Greenland Vertical Sailing: The Devil’s Brew [Updated]
“Impossible mais possible après tout.” (Impossible but possible after all.)
“I’ve been looking at that wall for twelve years, but I’ve never found any team good enough” –Bob Shepton winner of the 2009 Tilman Medal.
Editor's note: When last we left the crew of Dodo's Delight, they teased the start of a new multi-day climb, on yet another virgin big wall in the fjords of Greenland. Today we're happy to report congratulations are in order as Nico Favresse, Sean Villanueva, Ben Ditto and Olivier Favresse successfully free climbed the Impossible Wall.
On July 12 we committed to “the impossible wall.” After eight days we found ourselves on the summit, on July 22. So how is it possible that we passed 11 days in only eight you might be asking yourself? The answer my friend lies in the burning midnight sun and 30-hour days or nights or whatever you want to call it. Our efforts on the wall and on our musical instruments yielded probably the most adventurous route we have ever done.
[(Above) The team on the summit! Bob Shepton was also an undeniable team member and we shared this moment with him through the radio. Photo: Ben Ditto]
[The Devil's Brew route on the Impossible Wall. Photo: Ben Ditto]
[Sean Villanueva enjoys some amazing splitter cracks on beautiful granite. Photo: Ben Ditto]
It has everything: grassy cracks, spongy mossy cracks, licheny faces, kitty litter offwidths and an inbuilt shower. We got rained on, we got shat on and we got vomited on. We now understand better why the locals call it “Seagull Wall.” Every pitch of the 850m wall offered incredible, beautiful sustained climbing, always challenging, on superb quality granite. We are very happy to have free-climbed the whole thing (if grabbing grass is accepted as free). We decided to name this new line The Devil’s Brew after a little present we offered Bob when we first met him which he calls the Devil’s Brew. Also, it remarkably resembles the water running from a black hole which we collected on the wall, both in colour and taste.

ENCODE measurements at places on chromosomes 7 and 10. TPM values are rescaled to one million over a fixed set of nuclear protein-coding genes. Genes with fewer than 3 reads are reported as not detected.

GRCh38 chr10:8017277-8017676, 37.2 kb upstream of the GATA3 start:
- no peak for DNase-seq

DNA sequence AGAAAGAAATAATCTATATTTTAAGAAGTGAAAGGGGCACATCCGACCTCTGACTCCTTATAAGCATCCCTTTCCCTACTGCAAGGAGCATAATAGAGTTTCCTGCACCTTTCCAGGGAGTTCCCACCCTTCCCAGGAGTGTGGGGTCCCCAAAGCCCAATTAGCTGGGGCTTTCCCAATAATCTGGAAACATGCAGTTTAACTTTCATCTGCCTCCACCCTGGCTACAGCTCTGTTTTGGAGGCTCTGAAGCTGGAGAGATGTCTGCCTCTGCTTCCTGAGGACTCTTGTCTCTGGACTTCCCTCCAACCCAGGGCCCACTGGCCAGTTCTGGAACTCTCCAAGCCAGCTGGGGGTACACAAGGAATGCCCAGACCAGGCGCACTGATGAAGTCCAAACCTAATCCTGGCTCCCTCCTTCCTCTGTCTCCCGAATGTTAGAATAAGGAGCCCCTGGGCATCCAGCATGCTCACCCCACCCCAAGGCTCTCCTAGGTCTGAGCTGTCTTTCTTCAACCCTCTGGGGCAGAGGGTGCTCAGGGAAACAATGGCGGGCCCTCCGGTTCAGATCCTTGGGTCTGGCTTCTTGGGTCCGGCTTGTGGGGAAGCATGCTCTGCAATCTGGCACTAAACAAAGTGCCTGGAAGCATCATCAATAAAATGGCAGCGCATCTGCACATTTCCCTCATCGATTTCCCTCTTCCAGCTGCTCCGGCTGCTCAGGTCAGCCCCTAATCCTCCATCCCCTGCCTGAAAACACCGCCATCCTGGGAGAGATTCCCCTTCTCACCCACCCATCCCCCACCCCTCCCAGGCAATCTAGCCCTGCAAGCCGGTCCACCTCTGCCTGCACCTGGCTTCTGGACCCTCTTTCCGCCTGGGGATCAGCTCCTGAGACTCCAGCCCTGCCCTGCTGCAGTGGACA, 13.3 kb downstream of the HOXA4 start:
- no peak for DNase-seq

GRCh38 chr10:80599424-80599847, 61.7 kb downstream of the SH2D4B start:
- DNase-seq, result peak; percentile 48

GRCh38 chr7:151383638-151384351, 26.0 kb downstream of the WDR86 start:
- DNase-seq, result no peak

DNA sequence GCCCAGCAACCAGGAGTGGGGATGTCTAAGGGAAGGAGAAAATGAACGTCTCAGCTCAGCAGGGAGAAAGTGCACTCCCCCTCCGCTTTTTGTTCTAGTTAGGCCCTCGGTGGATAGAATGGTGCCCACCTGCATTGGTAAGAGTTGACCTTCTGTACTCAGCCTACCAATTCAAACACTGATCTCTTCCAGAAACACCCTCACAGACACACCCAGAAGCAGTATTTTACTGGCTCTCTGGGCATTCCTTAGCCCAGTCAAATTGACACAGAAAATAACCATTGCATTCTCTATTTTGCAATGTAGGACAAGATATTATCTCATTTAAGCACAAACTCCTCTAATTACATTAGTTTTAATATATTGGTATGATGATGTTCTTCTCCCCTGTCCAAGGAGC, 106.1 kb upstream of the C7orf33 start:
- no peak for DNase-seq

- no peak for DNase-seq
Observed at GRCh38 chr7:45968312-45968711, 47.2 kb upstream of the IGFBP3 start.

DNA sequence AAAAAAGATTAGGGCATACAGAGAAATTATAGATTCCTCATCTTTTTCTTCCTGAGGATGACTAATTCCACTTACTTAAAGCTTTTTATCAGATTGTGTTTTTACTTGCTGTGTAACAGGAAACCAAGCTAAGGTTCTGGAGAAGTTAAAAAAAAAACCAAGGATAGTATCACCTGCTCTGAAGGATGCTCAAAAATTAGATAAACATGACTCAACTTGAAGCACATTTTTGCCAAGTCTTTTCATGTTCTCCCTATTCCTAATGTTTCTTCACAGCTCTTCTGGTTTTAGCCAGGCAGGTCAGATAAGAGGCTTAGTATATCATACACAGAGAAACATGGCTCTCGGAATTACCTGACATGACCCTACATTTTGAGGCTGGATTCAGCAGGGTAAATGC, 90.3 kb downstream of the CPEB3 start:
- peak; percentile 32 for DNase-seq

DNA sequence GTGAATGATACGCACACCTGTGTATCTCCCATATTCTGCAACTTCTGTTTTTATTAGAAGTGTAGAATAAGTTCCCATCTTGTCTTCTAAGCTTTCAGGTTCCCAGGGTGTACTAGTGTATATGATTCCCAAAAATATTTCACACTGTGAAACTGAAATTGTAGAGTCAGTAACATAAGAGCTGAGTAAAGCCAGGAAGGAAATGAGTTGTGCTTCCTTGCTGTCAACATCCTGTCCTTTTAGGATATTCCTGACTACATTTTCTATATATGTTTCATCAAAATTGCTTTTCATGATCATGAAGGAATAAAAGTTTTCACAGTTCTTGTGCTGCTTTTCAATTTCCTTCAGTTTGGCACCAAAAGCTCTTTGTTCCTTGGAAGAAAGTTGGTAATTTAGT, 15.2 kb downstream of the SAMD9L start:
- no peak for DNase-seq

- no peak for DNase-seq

[Bob's highly recommended beverage: "The Devil's Brew." Photo: Xpedition.be]
We are particularly proud that we left nothing behind: no bolts, no pitons, no cordelette. The only things repeaters may find are a few more brown falcons on the wall, but we suspect they have already left.
We topped out on the summit with all our gear and portaledges and hiked down to the coast and celebrated our adventure with champagne and freshly caught fish. Later that night we awoke to a raging storm that lasted for a few days so we were very fortunate not to have experienced that while still on the wall.
[Olivier Favresse opens the celebration champagne on Dodo's Delight. Photo: Xpedition.be]
[A jacuzzi in paradise after having climbed the wall. Photo: Nico Favresse]
[Who's the uglier one? We are now eating lots of fish to recover from our adventure. Photo: Xpedition.be]
Tune in to the team's blog, Xpedition.be, to see all the posts from this trip. There, you'll also find the DVD from their last expedition to Baffin Island, Asgard Jamming — highly recommended entertainment, and a great gift, for climbers and non-climbers alike. Check out the description:
Asgard Jamming follows Nico, Sean, Oli, Steph and Silvia on a rock climbing expedition in Baffin Island in the Canadian Arctic. Mentored by Freyr, the viking god of weather and fertility, these warriors ventured on a quest to enter the fortress of the gods (Asgard) without the use of magical rainbow bridge and were confronted with rock hard climbing on divine vertical granite. This is serious business!